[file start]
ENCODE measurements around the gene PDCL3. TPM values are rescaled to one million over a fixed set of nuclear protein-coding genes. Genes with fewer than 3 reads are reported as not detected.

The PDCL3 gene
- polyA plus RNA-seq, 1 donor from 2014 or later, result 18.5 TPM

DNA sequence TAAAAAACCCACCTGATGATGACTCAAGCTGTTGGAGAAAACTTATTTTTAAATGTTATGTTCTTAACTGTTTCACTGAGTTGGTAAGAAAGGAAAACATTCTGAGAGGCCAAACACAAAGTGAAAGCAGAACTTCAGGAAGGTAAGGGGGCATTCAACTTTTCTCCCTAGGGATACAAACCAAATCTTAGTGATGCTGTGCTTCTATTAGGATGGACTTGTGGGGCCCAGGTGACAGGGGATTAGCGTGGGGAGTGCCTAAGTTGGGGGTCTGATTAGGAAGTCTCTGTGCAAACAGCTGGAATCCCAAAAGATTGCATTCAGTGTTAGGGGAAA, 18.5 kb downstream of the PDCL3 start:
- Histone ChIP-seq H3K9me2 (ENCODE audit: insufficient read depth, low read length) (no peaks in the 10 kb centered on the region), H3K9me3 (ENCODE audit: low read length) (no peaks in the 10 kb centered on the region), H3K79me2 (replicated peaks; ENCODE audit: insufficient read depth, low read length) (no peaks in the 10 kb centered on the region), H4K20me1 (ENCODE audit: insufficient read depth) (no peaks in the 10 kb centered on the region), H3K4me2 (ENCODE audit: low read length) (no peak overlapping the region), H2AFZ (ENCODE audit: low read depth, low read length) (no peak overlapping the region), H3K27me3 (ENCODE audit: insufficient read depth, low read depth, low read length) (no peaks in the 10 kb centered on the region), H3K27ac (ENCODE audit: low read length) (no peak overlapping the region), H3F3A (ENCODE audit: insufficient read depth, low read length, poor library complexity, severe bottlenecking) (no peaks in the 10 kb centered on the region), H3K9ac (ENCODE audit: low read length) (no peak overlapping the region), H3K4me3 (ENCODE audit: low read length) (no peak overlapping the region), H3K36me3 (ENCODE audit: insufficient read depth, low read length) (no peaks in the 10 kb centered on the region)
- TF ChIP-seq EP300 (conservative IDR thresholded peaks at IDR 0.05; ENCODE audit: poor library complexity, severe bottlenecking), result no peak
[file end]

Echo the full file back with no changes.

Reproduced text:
ENCODE measurements around the gene PDCL3. TPM values are rescaled to one million over a fixed set of nuclear protein-coding genes. Genes with fewer than 3 reads are reported as not detected.

The PDCL3 gene
- polyA plus RNA-seq, 1 donor from 2014 or later, result 18.5 TPM

DNA sequence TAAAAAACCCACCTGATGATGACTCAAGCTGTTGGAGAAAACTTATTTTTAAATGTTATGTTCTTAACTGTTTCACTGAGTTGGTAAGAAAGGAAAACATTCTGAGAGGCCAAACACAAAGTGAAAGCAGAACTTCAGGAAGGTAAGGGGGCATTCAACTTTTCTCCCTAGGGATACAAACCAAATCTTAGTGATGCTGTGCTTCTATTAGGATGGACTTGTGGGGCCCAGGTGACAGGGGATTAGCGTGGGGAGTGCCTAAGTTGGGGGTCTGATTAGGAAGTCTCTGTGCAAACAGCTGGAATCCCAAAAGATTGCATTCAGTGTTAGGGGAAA, 18.5 kb downstream of the PDCL3 start:
- Histone ChIP-seq H3K9me2 (ENCODE audit: insufficient read depth, low read length) (no peaks in the 10 kb centered on the region), H3K9me3 (ENCODE audit: low read length) (no peaks in the 10 kb centered on the region), H3K79me2 (replicated peaks; ENCODE audit: insufficient read depth, low read length) (no peaks in the 10 kb centered on the region), H4K20me1 (ENCODE audit: insufficient read depth) (no peaks in the 10 kb centered on the region), H3K4me2 (ENCODE audit: low read length) (no peak overlapping the region), H2AFZ (ENCODE audit: low read depth, low read length) (no peak overlapping the region), H3K27me3 (ENCODE audit: insufficient read depth, low read depth, low read length) (no peaks in the 10 kb centered on the region), H3K27ac (ENCODE audit: low read length) (no peak overlapping the region), H3F3A (ENCODE audit: insufficient read depth, low read length, poor library complexity, severe bottlenecking) (no peaks in the 10 kb centered on the region), H3K9ac (ENCODE audit: low read length) (no peak overlapping the region), H3K4me3 (ENCODE audit: low read length) (no peak overlapping the region), H3K36me3 (ENCODE audit: insufficient read depth, low read length) (no peaks in the 10 kb centered on the region)
- TF ChIP-seq EP300 (conservative IDR thresholded peaks at IDR 0.05; ENCODE audit: poor library complexity, severe bottlenecking), result no peak